From education to employment

Develop creativity and reward achievement with Arts Award

Exploring film-making and animation, getting hands-on in a music studio or discovering what goes on behind-the-scenes at a theatre- these are just a few of the activities that young people can get involved with while working towards an Arts Award. Arts Award’s unique qualifications are open to learners of all abilities and let each young person set their own targets and achieve against their own goals.

To achieve an award, learners set personal challenges in any arts, media or cultural activity, developing knowledge and understanding of their chosen art forms. Arts Award embraces all interests and backgrounds and encourages individual talent, enabling each learner to flourish and gain useful skills for progression to higher-level study and employment.

Since the programme was launched in 2005, over 62,000 young people have achieved an Arts Award and over 19,000 professionals have trained as Arts Award advisers to support them. By developing their creativity, communication and leadership skills, Arts Award supports learners to grow as the artists and arts leaders of the future.

The award, which is run by Trinity College London in association with Arts Council England working with 10 regional Bridge organisations, has five levels and is open to young people aged up to 25. Accreditation starts from Entry Level 3 and goes up to Level 3; the highest level is worth 35 UCAS points, and an introductory level is also available.

Arts Award’s flexible framework means it can be run within the curriculum, through enrichment activities or to complement non-arts provision. Offering Arts Award also contributes to achieving Artsmark status, which demonstrates a college or other setting’s commitment to high-quality arts provision.

Many education professionals consider Arts Award to be a valuable way of enriching vocational and academic learning as the programme enables accreditation of existing arts projects and programmes.

“I think it’s brilliant. The young people really enjoy it and are often inspired at the end of the term to go on to do more in the arts,” says Kitty Wallace, media tutor at Varndean College, a sixth form college in Brighton which offers Arts Award through voluntary enrichment activities to complement A-Level study. Arts Award is run by the Arts department through popular weekly sessions that build on the college programme of working with visiting artists, and scheduled visits to arts and cultural venues.

Kate Rounding, a lecturer at Derby College, found that Arts Award could enrich curriculum learning, and ran the programme alongside the BTEC curriculum for four years. Students worked towards Silver Arts Award as part of the course in their first year, giving them the chance to explore creative interests not on the syllabus. The students learned about the music industry through working with a local events venue, and two of the students secured paid work at partner organisations through their Arts Award.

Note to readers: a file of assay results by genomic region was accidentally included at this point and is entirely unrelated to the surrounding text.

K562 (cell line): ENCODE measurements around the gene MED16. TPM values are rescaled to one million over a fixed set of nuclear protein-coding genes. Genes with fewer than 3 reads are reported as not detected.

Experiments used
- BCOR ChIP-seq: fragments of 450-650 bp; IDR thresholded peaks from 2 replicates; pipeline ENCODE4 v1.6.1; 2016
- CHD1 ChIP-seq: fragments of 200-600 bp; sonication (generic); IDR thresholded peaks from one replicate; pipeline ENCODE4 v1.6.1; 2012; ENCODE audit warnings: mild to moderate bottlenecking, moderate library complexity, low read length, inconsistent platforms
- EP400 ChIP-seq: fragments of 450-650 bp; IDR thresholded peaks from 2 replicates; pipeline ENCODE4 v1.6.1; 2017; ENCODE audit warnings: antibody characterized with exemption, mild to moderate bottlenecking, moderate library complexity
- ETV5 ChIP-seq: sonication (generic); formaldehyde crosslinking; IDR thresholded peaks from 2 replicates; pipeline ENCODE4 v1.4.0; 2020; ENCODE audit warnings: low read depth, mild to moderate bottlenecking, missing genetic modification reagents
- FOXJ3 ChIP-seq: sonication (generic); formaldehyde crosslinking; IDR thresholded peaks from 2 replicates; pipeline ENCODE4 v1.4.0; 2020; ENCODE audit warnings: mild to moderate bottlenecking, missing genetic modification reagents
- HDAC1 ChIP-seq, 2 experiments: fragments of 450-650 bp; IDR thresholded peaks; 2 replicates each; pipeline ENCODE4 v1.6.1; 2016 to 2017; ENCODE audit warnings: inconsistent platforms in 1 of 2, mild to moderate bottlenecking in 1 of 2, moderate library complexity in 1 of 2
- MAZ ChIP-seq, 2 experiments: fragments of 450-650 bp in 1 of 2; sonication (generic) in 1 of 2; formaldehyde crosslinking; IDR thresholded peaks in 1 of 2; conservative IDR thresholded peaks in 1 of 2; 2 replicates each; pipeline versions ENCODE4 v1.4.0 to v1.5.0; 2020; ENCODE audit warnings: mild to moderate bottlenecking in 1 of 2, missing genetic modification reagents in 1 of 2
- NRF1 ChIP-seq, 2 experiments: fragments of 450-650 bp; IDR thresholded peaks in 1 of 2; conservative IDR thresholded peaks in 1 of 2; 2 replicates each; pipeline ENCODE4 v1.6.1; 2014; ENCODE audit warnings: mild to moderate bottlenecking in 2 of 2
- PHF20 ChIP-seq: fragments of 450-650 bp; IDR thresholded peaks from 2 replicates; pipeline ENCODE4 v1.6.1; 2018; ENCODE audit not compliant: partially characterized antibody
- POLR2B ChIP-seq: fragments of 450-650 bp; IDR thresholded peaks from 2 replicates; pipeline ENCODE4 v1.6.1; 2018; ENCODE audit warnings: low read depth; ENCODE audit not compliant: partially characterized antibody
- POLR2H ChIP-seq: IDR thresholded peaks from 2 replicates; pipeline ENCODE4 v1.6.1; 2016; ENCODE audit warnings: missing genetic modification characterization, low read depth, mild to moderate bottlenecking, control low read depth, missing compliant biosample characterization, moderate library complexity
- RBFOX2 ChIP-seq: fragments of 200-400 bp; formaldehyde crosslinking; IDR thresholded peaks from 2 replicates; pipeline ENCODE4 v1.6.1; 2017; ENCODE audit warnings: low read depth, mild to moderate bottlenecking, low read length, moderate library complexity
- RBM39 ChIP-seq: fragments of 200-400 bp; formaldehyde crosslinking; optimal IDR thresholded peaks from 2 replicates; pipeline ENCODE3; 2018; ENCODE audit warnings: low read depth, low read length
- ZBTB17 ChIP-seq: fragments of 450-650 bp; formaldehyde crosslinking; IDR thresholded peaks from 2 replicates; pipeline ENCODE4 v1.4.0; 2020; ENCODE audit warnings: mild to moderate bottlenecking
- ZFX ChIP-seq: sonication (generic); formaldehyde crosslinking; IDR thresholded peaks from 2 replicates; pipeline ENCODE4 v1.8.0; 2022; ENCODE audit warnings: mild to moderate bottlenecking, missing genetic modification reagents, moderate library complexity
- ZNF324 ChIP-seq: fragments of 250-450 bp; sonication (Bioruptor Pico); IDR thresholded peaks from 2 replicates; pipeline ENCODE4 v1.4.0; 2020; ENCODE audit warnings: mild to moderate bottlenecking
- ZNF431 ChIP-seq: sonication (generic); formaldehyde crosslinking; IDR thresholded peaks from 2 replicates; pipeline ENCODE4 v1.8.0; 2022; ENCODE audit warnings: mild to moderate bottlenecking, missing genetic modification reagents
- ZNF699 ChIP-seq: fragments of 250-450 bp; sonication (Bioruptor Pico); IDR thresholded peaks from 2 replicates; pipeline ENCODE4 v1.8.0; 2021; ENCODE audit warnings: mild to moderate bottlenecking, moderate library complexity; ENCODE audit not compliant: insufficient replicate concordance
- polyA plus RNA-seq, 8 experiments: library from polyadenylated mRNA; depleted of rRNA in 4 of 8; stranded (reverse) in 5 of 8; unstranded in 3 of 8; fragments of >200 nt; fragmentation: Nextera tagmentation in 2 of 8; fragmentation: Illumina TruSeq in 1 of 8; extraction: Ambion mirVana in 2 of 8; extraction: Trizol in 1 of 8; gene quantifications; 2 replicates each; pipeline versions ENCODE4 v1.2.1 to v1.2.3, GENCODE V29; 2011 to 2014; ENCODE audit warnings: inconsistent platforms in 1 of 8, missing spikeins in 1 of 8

“I really value the extra dimension Arts Award brings, especially the connection to the music industry in Derby. One of our Gold students stage managed and hosted the acoustic stage event – a fantastic achievement”, adds Kate.

Arts Award can also be delivered as support for induction programmes. At Brooksby Melton College, all first year performing arts and media students work towards Bronze Award as part of their induction week, helping them to bond and gain confidence. Arnold Breen, Lecturer in Performing Arts, commented: ‘I’m a real convert to Arts Award. Running Bronze in induction week is good for students socially and gives a useful diagnostic tool at the beginning of the year, as learners have very different levels of experience and skills when they join us.’

Jo Holt, Volunteer Co-ordinator at Doncaster College, found that with Arts Award, young people have the freedom to choose an art form they’re really passionate about. Doncaster College offers Silver Arts Award to young people taking part in the volunteering programme Vol.Success. “We encouraged them to think of themselves as artists. This gave them ownership and they took it all very seriously” says Jo. Arts Award was delivered to a mixed ability group who organised a community event to raise money for a charity. A second group of young people not in education, employment or training, as well as ex-offenders and care leavers took part in drama activities, delivering a performance based on their experiences.

Arts Award can also complement non-arts provision. The charity Roots and Shoots in Lambeth offers qualifications in horticulture and retail to 16 to 19 year olds who have had difficulty in the traditional educational system. Arts Award provides the challenge of completing a creative activity alongside their retail qualification. Ruth Mitchell, Education Coordinator at the charity says “We found Bronze Arts Award gave our learners a creative outlet alongside their retail qualification and developed other skills they need for employment”.

Get started with Arts Award

To get started with Arts Award, at least one member of an organisation needs to attend a one-day adviser training course, available across the country, throughout the year. Alternatively, organisations can book a trainer to deliver the training within their own timeframe, at their own venue. Training can be booked online at

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